Small Businesses Sought for Space Accelerator Program
The Air Force Research Laboratory Space Vehicles Directorate is reaching out to small businesses to explore space-based intelligence, surveillance and reconnaissance technologies.
The service is looking for companies that can fill technology gaps by working alongside the Catalyst Space Accelerator program, which is a public-private partnership. KiMar Gartman, director of the accelerator, said the research lab is interested in systems such as space-based sensors that can discriminate between different objects.
The organization offers a 12-week program that connects businesses with the military and subject matter experts in areas such as finance and law, she noted. This helps companies determine if their technologies would be able to meet the needs of potential customers, she noted. The program will culminate in a demonstration day for vendors to show their products to investors, such as the other military services.
“It just helps them to get an idea of whether or not their technology is relevant to the problem statement — those commercially and in the DoD,” she said. “We try to bring in the Army, the Navy [and] other Air Force units that would have interest in the technology.”
The goal is to have eight companies participate in the upcoming accelerator, which is scheduled for September, Gartman said. The next demonstration day is slated for November. The events are held in Colorado Springs, Colorado, which is “one of the hubs of space,” Gartman said.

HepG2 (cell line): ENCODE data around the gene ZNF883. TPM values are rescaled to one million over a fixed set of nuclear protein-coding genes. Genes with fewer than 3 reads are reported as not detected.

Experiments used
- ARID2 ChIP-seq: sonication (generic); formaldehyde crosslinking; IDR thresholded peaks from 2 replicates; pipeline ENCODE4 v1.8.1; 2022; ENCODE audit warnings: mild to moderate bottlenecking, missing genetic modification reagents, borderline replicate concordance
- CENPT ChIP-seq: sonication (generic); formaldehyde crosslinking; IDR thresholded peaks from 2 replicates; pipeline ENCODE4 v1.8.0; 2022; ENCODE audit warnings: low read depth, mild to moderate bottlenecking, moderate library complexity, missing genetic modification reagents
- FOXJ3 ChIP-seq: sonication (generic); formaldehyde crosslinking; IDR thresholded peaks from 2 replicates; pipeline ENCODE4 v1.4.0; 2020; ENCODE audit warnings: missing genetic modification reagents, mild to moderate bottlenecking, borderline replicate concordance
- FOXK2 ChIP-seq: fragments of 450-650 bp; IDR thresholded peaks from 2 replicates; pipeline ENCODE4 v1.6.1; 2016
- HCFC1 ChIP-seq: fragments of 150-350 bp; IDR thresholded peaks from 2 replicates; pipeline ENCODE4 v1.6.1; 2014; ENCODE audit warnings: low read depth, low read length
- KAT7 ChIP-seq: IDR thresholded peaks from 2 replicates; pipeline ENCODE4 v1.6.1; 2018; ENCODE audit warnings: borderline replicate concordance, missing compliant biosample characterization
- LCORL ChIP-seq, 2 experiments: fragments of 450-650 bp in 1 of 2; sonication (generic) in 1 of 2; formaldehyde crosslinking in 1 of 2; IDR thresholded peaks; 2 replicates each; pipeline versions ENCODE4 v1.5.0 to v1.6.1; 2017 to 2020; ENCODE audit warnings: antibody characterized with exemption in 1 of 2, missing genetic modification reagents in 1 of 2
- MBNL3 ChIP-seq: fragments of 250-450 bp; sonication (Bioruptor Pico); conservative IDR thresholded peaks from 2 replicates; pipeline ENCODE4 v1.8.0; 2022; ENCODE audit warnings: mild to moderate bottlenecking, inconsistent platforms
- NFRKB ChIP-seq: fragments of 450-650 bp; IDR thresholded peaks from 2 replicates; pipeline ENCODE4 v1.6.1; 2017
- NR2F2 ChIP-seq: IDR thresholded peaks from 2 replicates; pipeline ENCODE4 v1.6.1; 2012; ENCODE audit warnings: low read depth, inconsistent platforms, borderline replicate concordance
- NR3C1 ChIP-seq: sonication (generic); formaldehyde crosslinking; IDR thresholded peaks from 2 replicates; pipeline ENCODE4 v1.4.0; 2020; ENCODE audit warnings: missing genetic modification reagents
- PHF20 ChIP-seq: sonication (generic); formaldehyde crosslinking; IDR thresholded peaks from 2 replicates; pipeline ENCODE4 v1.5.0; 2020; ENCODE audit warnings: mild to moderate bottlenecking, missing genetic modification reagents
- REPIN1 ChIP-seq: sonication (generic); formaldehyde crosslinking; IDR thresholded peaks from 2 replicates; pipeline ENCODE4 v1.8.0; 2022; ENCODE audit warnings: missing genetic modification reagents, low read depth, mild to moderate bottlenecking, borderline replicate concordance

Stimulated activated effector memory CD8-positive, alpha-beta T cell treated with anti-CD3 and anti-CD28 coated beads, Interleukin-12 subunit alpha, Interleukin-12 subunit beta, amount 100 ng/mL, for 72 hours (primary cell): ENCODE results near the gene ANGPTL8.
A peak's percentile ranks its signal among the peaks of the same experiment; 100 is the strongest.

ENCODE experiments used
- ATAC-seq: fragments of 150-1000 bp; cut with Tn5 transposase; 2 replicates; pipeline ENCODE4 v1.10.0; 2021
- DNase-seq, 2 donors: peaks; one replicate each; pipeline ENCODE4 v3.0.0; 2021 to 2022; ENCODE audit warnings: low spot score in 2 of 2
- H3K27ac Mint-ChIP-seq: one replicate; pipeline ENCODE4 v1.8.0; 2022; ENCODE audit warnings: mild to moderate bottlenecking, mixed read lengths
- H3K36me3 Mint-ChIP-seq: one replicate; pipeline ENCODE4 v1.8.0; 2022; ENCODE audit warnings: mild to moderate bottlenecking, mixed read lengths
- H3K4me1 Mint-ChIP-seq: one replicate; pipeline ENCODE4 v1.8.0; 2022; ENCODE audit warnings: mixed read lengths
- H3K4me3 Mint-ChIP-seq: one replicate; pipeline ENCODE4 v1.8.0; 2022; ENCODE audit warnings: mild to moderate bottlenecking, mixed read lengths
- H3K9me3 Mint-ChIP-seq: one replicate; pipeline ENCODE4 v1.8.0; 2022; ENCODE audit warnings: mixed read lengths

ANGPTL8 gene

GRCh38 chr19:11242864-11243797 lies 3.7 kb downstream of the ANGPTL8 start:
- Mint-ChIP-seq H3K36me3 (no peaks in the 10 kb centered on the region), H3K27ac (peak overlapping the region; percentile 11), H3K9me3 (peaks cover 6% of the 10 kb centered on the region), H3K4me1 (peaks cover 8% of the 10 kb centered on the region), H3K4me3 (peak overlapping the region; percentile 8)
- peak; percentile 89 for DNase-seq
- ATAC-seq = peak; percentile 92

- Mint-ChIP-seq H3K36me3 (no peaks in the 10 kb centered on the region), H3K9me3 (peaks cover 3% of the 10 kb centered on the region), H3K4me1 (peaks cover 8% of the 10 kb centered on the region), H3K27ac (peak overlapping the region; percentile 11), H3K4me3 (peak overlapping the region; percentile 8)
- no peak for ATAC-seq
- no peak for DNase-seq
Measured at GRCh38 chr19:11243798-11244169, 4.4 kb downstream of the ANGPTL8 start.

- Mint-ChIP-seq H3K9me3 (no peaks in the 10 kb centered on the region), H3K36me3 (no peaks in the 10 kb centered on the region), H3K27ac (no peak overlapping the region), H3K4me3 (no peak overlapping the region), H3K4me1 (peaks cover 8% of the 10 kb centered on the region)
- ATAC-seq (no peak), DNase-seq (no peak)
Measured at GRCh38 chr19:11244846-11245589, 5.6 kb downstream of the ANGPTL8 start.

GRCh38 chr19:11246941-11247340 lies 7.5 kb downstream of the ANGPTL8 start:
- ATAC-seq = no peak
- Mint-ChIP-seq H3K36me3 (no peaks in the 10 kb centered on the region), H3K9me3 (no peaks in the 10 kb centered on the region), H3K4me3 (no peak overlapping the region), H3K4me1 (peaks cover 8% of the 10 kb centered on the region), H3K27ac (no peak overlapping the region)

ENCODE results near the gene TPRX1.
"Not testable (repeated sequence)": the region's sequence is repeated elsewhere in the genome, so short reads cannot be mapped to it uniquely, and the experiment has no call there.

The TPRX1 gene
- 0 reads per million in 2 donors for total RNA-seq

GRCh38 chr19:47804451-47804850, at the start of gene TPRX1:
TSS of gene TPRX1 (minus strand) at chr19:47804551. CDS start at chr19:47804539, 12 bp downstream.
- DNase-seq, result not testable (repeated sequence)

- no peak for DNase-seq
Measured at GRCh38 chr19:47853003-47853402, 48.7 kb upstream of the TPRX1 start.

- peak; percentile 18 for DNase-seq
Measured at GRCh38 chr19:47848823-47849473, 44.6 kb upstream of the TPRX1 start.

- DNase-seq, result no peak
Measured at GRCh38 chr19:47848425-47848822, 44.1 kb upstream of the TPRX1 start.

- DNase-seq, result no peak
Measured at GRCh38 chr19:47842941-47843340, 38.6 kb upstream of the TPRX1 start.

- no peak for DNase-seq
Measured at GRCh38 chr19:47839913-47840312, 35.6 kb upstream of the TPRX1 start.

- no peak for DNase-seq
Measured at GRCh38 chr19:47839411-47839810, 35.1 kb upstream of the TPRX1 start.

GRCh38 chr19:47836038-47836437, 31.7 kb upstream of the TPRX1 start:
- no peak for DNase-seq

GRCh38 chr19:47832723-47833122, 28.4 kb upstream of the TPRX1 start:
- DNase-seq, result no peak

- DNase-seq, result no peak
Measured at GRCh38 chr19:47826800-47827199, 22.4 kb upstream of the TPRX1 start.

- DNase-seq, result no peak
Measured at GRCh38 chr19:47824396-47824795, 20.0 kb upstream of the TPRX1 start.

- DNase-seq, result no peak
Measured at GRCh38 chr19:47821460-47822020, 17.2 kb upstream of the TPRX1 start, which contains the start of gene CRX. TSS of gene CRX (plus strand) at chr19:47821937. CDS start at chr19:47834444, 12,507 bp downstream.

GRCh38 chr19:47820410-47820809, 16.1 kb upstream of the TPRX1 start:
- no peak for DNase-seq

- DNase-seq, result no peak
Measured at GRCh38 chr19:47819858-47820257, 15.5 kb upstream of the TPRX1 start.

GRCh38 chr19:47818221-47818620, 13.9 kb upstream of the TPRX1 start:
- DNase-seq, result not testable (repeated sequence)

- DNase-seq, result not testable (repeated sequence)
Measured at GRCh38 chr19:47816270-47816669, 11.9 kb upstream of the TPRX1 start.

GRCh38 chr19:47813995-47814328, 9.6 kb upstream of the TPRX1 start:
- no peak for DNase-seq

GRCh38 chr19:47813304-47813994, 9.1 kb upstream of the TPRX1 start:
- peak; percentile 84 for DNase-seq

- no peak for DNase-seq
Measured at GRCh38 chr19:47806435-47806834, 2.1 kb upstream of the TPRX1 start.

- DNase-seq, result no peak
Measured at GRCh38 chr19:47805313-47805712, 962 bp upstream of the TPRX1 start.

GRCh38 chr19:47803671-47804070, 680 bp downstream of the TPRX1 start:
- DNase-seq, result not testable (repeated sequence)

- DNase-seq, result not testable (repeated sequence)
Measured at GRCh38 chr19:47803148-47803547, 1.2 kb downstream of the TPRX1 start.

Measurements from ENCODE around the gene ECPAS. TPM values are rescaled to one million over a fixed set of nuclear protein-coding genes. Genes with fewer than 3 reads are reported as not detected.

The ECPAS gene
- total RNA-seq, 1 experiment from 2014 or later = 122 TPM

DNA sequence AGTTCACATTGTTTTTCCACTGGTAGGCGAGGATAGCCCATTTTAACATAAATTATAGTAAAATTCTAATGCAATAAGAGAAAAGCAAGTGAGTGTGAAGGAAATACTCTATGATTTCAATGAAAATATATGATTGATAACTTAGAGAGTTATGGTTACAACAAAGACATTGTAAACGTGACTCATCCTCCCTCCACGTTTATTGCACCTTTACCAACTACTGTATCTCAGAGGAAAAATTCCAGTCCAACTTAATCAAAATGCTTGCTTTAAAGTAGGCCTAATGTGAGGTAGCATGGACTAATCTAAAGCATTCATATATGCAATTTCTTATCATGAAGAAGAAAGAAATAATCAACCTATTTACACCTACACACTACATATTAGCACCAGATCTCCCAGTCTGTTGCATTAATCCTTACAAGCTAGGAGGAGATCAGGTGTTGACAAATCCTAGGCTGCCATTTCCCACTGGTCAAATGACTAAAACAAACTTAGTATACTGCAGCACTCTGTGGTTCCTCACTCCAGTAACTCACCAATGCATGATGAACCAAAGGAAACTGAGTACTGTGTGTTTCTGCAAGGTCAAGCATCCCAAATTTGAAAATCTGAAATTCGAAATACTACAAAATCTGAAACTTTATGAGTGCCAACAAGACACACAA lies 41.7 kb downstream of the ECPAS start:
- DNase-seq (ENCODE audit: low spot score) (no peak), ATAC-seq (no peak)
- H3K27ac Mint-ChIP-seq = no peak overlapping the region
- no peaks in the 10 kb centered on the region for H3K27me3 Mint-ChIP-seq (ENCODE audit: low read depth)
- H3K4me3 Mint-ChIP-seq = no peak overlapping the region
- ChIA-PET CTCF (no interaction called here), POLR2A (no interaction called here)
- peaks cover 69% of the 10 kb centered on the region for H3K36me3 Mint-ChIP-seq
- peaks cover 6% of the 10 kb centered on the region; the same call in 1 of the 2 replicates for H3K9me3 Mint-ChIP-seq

“We’re able to bring in all of these potential customers from the [military] bases and ... [other] entities that are located right in the Colorado Springs area,” she said.
Connections made through the program could potentially result in federal grants, contracts or other transaction authority agreements, she noted.
“These companies can start applying for those [small business innovation research grants] and there seems to be more interest because they’ve gone through an accelerator,” she said.
Past event topics have included positioning, navigation and timing, and resilient commercial space communication, she noted. For the upcoming accelerator, the program will exclude ground-based technologies.
“We figured if we included ground-based, we’re going to get a lot of the same companies that we had in the last two,” she said. “[We] felt it would just be too broad of a swipe.
They were wanting to narrow it down a little bit.”
Candidates for the program are recruited through sources such as social media, websites and conferences, she noted.